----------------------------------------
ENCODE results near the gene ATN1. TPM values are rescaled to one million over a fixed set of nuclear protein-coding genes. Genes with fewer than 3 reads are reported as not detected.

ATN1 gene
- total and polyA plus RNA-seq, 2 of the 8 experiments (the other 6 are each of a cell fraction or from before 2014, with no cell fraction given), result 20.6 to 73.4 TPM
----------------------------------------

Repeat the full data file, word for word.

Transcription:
ENCODE results near the gene ATN1. TPM values are rescaled to one million over a fixed set of nuclear protein-coding genes. Genes with fewer than 3 reads are reported as not detected.

ATN1 gene
- total and polyA plus RNA-seq, 2 of the 8 experiments (the other 6 are each of a cell fraction or from before 2014, with no cell fraction given), result 20.6 to 73.4 TPM